Obama’s Homeland Security Chief On Biden’s Border Crisis: ‘We Have To Get Control Of Our Borders’The Daily Wire

Jeh Johnson, former President Barack Obama’s secretary of the Department of Homeland Security, told CNN late last week that the Biden administration needs to get control of the U.S.-Mexico border.

“If you go to any border congressional district, Lorado, Texas, for example, which is 85 percent Mexican-American, 80 percent or so Democratic, they’ll tell you that we should be fair and humane to migrants,” Johnson said. “But they also want us to control our borders. We have to get control of our borders. And 200,000 a month is a lot of people. DHS just released the numbers for August. It’s 200,000. August is typically a month where it’s very low.”

Johnson said that the Biden administration needed to be stronger in a “sustained engagement” on the issue, which he said they would need to do “over and over and over again.”


Obama DHS Secretary Jeh Johnson: “We have to get control of our borders.” pic.twitter.com/NIKPwN2eup

— RNC Research (@RNCResearch) September 19, 2021


ANA CABRERA, CNN HOST: Wow. Thank you so much for giving us a sense of what is happening there. Michael Roa, appreciate it. We’ll let you get to reporting. And that just shows you that this surge has not stopped. Joining us now is Jeh Johnson. He served as Homeland Security secretary under President Obama. Secretary Johnson, it’s always a pressure to have you and your insight and expertise on these matters. The congressman who represents this district is calling this a humanitarian crisis on steroids. What do you call this?

JEH JOHNSON, FORMER HOMELAND SECURITY SECRETARY: Ana, this was — I owned this issue for three years as secretary of Homeland Security. This was by far the most intractable, difficult issue I ever worked on in public life. If you go to any border congressional district, Lorado, Texas, for example, which is 85 percent Mexican-American, 80 percent or so Democratic, they’ll tell you that we should be fair and humane to migrants. We should support DACA. We should support the DACA population. We should give people an opportunity for a path to citizenship if they’ve been in this country for years. But they also want us to control our borders. We have to get control of our borders. And 200,000 a month is a lot of people. DHS just released the numbers for August. It’s 200,000. August is typically a month where it’s very low. And those kinds of numbers and the images you just showed your audience saps the ability. It overwhelms the ability of DHS, the Border Patrol, ICE to cope with the incoming. It saps the communities on the border. It saps Catholic Charities that are there doing their best to clothe and feed the migrants. And so — and the recent decision of the U.S. district court in Washington that DHS and HHS can no longer invoke the public health exception to send people back to Mexico only complicates matters. We have to do something to enhance enforcement. Longer term, we’ve got to deal with the situation in Central America. As you and I have discussed previously.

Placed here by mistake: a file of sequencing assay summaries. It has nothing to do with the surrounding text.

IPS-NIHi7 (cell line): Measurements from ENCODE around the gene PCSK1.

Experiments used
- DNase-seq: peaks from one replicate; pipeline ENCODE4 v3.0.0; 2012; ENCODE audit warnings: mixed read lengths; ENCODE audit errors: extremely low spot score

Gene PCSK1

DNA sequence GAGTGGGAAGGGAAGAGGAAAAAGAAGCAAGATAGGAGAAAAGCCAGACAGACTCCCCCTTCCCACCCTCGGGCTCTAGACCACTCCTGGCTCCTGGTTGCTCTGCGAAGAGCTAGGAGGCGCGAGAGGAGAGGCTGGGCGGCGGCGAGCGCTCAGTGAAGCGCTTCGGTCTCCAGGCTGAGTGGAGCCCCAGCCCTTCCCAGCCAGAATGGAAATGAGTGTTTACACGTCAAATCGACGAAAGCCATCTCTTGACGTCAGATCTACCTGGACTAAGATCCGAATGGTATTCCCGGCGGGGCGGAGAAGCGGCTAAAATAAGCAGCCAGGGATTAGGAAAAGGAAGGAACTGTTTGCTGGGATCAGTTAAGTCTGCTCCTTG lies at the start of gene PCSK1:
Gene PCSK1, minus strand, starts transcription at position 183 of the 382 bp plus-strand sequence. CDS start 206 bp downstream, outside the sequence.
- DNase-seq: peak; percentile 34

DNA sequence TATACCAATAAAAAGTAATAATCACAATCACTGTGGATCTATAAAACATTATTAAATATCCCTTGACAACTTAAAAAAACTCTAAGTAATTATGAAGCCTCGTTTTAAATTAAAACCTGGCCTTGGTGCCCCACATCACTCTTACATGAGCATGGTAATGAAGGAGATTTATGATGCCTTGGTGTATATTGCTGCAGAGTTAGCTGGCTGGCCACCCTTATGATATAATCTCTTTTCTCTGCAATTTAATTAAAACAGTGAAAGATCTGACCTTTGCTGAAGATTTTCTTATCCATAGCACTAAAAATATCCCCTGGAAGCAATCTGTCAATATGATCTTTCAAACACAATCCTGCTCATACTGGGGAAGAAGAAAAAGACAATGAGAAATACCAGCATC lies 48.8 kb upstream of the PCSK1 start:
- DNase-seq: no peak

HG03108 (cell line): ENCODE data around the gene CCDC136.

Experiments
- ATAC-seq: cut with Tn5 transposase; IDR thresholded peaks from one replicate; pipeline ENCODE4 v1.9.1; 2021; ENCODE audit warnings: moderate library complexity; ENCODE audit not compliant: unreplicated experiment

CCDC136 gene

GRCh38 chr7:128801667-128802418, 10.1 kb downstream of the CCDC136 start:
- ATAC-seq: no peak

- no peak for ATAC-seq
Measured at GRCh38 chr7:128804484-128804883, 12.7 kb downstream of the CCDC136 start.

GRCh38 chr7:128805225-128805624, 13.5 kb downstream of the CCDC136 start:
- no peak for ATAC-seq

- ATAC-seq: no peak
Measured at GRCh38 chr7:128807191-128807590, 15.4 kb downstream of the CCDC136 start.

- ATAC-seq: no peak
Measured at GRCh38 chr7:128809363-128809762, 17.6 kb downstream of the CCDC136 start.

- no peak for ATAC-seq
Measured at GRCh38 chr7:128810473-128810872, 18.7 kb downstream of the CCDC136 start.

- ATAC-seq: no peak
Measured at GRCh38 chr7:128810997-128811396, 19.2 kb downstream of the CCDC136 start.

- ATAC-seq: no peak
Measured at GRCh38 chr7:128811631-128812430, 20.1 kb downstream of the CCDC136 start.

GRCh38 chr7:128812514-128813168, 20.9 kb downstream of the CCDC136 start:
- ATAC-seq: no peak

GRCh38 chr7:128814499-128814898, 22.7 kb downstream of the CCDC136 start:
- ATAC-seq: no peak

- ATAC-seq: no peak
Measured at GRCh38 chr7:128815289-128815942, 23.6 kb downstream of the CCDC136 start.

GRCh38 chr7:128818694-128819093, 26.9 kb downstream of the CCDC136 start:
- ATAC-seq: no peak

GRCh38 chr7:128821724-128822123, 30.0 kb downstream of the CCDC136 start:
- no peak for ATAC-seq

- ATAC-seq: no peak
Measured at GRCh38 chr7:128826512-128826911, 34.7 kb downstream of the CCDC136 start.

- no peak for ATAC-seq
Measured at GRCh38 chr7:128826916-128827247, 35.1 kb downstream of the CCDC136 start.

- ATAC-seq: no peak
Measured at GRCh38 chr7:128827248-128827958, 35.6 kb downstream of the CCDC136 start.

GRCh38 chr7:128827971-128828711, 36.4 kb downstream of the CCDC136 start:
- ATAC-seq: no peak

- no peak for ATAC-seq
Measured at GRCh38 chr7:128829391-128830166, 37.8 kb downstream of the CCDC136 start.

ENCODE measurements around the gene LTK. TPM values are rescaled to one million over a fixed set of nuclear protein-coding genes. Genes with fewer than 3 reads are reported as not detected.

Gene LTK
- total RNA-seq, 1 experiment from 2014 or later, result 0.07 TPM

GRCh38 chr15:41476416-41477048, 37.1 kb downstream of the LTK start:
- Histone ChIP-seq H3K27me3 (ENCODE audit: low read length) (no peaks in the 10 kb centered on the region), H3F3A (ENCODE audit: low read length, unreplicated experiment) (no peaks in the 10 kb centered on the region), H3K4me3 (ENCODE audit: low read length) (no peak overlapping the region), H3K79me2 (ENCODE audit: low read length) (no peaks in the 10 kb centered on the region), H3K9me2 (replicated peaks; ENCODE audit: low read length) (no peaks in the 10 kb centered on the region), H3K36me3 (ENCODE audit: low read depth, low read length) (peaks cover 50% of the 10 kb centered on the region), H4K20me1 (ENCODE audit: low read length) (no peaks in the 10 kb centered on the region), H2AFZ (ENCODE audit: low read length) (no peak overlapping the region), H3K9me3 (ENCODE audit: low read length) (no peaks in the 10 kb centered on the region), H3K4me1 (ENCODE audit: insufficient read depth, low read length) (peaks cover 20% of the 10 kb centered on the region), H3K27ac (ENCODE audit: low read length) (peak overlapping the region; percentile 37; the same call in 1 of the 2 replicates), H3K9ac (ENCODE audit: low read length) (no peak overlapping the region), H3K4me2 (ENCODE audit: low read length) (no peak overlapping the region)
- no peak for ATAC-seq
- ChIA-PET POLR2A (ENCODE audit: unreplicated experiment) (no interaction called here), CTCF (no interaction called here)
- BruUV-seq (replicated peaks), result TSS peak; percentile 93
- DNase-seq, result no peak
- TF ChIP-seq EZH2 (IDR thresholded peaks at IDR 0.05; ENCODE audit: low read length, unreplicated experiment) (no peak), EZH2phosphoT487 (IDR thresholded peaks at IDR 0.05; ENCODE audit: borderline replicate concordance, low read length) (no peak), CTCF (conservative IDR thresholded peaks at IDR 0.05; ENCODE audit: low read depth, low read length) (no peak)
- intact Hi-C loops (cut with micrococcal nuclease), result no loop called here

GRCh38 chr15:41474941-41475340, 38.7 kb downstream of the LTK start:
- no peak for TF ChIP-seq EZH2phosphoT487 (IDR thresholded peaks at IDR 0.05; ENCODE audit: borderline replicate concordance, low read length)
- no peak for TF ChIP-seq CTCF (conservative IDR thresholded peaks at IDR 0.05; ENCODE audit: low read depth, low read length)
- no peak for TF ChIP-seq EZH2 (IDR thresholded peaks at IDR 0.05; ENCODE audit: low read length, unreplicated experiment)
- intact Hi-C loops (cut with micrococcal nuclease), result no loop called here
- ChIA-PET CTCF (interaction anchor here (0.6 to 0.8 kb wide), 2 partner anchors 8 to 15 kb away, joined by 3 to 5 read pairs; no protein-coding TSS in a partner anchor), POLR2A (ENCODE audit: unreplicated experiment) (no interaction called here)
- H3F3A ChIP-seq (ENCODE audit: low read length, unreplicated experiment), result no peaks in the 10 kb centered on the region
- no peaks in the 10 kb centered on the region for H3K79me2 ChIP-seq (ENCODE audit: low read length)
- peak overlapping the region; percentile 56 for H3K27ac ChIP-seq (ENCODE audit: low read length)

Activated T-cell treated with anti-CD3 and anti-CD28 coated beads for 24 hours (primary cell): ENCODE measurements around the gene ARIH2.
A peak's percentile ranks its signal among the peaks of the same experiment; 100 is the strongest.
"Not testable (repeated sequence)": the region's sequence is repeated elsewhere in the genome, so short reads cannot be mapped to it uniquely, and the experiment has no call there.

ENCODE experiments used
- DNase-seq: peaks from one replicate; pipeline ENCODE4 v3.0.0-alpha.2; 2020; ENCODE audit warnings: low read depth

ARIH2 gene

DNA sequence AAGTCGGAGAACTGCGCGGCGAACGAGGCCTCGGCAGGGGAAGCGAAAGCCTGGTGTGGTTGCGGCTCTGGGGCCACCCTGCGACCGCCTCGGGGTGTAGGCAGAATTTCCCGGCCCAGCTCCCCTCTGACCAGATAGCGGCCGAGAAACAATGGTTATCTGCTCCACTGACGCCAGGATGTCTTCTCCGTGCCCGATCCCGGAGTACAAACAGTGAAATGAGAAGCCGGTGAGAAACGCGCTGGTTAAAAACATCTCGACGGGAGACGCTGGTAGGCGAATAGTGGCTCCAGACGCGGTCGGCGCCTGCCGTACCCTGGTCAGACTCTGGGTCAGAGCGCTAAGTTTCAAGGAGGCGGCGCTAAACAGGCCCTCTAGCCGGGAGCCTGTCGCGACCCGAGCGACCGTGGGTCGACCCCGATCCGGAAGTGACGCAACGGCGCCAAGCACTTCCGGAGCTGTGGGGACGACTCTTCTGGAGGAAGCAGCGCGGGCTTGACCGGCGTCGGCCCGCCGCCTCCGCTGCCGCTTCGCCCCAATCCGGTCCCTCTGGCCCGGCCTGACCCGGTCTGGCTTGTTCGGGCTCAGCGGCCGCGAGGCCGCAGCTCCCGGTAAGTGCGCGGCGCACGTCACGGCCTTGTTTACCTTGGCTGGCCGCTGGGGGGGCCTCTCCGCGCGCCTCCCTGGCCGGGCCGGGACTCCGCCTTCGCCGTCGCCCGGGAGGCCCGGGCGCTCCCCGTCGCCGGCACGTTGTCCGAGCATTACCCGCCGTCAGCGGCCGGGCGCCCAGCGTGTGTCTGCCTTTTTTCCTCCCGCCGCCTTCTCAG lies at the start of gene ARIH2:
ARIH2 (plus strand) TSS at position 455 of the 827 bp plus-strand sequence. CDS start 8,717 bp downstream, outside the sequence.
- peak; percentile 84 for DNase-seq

CABRERA: Let’s break it down. Obviously, there’s an issue at hand that has to be dealt with. Right? We’re seeing the surge continues. We’re seeing people continue to cross as we speak into this sort of holding area under that bridge in Del Rio, Texas. The last check we had, the numbers were 12,500, according to the mayor. And we see more people going as we speak. So this crisis continues to worsen. And it’s continued to worsen since President Biden took office. You pointed out 200,000 encounters just last month alone. Typically, border crossings go down in the summer months. Not the case this year. What immediate action needs to happen right now? What action could President Biden’s secretary, Mayorkas, take?

JOHNSON: Well, first of all, the numbers like that are not necessarily Republican or Democratic numbers. They’re not necessarily partisan numbers. In President Trump’s third year of office, there were I think almost a million apprehensions on our southern border. Far larger than anything we saw in the Obama administration. The people there now ultimately will be processed and released into the interior of the United States simply because DHS, ICE, does not have the capability to hold all those people. But at some point along the way, we do need to send a strong message to the places where they’re coming from that there’s a right way and a wrong way to come to the United States. This is the wrong way. And if you come here, you will be turned back. There are a number of people who are being sent back. When I was in office, I used to literally go to Central America, greet the incoming airplanes that were bringing people back, bring the cameras so that people in those areas could see that we were actually sending people back. And messages like that can make a difference.